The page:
If you arrive at a U.S. border, hoping to gain asylum so that you can enter California or another state, you rely on immigration officials to acknowledge and grant your need for protection. Because the U.S. government denies many requests for protected legal status, it's important to know ahead of time what types of issues immigration officials are likely to consider the most legitimate reasons for granting a request.
Many people in California are very concerned about changing federal immigration policy, especially if they or someone they love are directly involved in the system or awaiting a decision on asylum, permanent residence or another status change. In particular, the Trump administration's policy of requiring asylum seekers at the southern border to wait in Mexico for their claims to be addressed by a U.S. immigration judge has sparked serious concerns. A number of families have been separated as part of this policy, while other advocates have noted that asylum seekers, already on the run from violence and persecution, may continue to face severe risks in Mexico.
California residents who are following the developing immigration situation at the nation's southern border may know that the Trump administration recently instituted a controversial policy that requires Central American migrants to wait in Mexico while their petitions for asylum are being processed. Asylum seekers are sent a Notice to Appear form when an asylum hearing is scheduled, but many of them say that they are not receiving NTAs.
A same-sex couple from Honduras believed that they would be able to live together safely after coming to the United States. They had planned to apply for asylum based on the fact that they were persecuted for their sexuality at home. However, after arriving together in California, they were sent to detention centers in different states. One of the men was sent to Colorado while the other was sent to Louisiana.
Immigration courts in California and other states along the U.S.-Mexico border are likely to be extremely busy in the coming months. On Nov. 21, the Trump administration began the process of deporting thousands of migrants who sought asylum in the United States to Guatemala. The migrants are being deported under the provisions of a bilateral agreement that the White House negotiated with Guatemala in July. Similar agreements were brokered with El Salvador and Honduras in September. The agreements require Central American migrants to seek asylum in nearby countries instead of continuing on to the United States.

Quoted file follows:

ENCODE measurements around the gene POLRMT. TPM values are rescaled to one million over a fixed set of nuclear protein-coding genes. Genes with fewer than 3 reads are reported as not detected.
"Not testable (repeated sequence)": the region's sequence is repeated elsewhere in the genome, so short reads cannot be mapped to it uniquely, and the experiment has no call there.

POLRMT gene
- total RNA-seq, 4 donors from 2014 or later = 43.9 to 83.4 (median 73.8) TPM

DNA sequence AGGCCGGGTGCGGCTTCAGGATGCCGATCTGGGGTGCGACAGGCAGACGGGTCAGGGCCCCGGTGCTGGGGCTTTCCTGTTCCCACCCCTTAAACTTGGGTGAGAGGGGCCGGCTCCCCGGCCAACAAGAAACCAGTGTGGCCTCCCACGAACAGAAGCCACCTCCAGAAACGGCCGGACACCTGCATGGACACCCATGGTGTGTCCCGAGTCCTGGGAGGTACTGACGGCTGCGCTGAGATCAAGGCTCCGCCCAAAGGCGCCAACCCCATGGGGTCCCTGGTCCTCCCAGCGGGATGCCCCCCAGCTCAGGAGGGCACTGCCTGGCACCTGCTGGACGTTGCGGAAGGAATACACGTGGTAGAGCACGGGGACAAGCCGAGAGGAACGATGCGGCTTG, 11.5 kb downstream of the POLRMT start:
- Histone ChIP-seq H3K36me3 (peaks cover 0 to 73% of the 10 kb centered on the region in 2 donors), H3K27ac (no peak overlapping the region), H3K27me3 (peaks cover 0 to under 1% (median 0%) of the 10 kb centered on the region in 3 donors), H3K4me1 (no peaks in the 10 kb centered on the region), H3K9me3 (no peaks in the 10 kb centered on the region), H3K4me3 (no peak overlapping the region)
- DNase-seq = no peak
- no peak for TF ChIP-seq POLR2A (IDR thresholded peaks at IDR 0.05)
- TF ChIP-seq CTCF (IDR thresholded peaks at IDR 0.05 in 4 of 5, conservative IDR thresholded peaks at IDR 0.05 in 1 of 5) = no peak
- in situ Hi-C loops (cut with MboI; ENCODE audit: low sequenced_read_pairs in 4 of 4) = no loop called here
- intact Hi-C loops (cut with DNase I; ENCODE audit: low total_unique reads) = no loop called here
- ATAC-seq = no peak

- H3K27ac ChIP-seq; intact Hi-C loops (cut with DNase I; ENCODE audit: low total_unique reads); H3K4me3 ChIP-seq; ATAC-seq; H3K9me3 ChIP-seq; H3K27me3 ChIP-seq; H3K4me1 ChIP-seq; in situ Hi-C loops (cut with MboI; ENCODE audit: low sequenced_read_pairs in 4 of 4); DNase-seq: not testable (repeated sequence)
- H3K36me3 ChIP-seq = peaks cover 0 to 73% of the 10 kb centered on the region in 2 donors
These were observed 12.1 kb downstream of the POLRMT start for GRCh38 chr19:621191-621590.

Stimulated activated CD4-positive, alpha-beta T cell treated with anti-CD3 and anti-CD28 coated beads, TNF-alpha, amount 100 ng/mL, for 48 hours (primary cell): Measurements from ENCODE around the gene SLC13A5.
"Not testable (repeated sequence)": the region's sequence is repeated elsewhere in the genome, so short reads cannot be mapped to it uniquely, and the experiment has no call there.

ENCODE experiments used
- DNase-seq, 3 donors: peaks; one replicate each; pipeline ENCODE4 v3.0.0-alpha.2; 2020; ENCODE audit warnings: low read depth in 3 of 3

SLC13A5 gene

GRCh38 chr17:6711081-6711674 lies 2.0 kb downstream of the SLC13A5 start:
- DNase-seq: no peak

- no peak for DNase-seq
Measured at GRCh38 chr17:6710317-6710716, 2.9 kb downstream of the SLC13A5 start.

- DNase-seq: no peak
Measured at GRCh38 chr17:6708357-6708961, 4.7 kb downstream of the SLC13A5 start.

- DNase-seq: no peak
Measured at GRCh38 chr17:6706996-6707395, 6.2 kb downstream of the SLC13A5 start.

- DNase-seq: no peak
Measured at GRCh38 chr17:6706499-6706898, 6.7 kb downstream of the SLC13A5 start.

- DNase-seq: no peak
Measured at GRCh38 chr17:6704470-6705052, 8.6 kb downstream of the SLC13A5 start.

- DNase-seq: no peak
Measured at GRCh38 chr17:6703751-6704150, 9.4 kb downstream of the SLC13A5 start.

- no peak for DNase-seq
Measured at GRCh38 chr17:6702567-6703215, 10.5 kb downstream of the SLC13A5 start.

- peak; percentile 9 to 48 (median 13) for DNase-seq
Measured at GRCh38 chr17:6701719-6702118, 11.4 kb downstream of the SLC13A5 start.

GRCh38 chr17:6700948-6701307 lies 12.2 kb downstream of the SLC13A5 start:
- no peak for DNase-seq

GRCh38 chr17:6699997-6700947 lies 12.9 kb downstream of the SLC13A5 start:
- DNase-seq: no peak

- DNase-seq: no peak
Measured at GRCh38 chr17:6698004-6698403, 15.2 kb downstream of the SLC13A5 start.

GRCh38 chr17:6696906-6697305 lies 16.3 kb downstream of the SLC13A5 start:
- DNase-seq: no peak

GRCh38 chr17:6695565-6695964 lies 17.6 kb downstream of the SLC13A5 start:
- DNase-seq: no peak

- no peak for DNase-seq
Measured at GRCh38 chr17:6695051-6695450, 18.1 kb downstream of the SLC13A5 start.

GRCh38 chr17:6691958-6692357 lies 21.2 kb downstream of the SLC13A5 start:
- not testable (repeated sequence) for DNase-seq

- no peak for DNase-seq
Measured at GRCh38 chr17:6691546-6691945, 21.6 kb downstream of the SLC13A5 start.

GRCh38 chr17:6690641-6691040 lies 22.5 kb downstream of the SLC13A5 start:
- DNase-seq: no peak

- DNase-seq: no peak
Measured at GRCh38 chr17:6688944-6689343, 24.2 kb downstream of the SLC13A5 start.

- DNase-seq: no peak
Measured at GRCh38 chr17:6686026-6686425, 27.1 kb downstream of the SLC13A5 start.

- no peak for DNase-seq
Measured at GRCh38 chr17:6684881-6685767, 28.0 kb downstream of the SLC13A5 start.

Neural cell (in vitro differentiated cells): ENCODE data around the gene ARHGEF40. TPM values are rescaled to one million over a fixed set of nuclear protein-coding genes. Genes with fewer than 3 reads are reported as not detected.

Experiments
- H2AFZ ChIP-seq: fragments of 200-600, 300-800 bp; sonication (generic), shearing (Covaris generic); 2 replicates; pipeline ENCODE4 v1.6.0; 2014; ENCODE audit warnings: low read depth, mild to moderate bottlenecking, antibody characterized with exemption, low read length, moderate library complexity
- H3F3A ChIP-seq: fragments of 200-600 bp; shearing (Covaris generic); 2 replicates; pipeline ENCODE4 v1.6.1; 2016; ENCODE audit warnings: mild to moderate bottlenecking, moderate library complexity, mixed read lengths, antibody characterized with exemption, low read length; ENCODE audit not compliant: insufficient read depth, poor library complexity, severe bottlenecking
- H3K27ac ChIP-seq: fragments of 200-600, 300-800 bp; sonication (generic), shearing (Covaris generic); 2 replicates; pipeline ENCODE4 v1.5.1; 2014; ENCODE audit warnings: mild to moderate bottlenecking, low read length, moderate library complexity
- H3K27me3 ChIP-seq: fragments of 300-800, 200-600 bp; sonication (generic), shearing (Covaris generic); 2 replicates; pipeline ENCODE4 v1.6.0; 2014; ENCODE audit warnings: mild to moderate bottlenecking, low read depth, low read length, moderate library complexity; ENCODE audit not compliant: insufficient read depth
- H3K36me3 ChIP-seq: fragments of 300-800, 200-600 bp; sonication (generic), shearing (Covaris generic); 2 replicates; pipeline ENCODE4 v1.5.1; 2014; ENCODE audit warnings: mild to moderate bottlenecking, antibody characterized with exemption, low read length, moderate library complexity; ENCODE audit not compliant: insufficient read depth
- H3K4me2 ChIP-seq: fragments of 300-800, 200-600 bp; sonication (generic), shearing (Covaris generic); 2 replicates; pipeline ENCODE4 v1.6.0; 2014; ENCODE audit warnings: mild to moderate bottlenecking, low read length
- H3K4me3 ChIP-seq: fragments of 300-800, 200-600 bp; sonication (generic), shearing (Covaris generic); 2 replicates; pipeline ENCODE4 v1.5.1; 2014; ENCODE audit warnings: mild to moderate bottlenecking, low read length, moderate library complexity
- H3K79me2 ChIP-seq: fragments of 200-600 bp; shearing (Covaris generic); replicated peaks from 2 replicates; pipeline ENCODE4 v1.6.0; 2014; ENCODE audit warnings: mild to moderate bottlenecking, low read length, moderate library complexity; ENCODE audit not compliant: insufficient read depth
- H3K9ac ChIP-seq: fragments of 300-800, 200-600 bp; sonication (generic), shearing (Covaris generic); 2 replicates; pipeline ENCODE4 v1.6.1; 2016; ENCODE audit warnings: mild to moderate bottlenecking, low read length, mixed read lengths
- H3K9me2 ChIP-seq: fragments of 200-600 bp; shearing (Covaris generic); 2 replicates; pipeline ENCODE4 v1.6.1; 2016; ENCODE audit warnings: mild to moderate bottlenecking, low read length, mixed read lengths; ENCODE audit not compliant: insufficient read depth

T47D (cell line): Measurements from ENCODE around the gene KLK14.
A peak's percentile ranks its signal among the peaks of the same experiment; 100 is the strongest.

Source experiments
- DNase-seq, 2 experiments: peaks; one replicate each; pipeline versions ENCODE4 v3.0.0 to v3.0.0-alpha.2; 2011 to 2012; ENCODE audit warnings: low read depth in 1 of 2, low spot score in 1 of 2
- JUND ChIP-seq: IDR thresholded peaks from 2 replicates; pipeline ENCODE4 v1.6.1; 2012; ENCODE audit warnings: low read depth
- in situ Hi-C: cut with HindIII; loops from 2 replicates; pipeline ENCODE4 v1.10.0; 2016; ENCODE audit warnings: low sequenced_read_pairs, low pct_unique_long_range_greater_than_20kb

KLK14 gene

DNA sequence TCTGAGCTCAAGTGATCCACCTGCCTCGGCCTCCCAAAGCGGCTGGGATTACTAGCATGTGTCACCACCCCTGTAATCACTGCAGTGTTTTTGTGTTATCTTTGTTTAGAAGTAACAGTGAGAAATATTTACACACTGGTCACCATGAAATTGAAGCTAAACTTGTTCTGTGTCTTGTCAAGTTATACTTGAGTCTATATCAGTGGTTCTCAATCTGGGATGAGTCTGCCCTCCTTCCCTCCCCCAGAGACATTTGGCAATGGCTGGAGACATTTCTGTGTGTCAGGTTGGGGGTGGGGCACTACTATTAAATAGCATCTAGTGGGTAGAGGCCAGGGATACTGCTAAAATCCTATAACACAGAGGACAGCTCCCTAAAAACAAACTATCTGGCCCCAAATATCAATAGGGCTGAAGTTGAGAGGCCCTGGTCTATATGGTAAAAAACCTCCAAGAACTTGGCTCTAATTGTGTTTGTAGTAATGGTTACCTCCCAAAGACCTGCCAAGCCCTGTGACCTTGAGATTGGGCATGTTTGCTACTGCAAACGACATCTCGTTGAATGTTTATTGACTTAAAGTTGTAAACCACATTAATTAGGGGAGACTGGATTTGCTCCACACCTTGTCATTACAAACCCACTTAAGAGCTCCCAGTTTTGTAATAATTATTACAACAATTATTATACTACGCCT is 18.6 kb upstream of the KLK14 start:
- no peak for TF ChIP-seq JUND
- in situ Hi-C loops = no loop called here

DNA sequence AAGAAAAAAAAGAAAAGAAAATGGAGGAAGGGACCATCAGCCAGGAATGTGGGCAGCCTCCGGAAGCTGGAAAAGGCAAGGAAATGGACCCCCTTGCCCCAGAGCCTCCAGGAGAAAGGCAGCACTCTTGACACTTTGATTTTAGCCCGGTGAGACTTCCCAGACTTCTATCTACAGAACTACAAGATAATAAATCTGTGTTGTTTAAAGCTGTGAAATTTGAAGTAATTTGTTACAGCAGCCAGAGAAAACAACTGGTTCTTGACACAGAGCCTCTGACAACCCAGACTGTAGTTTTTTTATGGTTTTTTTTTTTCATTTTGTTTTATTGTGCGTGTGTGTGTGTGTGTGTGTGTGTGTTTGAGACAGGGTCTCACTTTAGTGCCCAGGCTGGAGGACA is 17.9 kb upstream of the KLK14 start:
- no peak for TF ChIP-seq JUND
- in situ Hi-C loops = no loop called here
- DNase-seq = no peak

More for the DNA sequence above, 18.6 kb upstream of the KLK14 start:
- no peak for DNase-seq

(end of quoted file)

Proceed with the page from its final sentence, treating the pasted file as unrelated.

Some California residents may be curious to see how the "safe third country" deal will play out. It seems that the Trump administration is getting closer to finalizing this agreement, which means that sending asylum-seekers who arrive at U.S. borders back to Guatemala could take place sooner than later.
Refugees are people who face the fear of persecution in their home countries. In order to be considered, you must be referred to the U.S. Refugee Admissions Program (USRAP). USRAP uses three categories of processing priorities when determining which refugees should be allowed to interview for entry into this country. The following guide explains the currently used priorities so incoming refugees can have a greater understanding of the overall process.
Asylum allows people living in dangerous regions to seek expedited residence in other countries. Recent changes to the law in the U.S. aim to prevent Central American migrants from seeking asylum in the U.S. in an effort to curb what the government describes as unfettered immigration. A federal court recently ruled that the subsequent injunction only applies to specific areas along the southern border of the U.S., according to NBC News.
Asylum seekers in the U.S. will be subject to a credible fear screening. This screening is used to determine whether there is a legitimate fear for your safety should you return to your home country. Credible fear screenings often occur when an asylum seeker is subject to expedited removal, as explained by the U.S. Citizenship and Immigration Services.
In everyday conversations, many people in California may use the terms refugee and asylum seekers interchangeably. However, these two groups follow different immigration processes in America. Also, according to CNN, contrary to what many people may believe, the country with the highest number of asylum seekers in America is not Mexico, but China. However, Mexicans do receive the highest denial rate at 88% with Haiti following close behind at 86.1%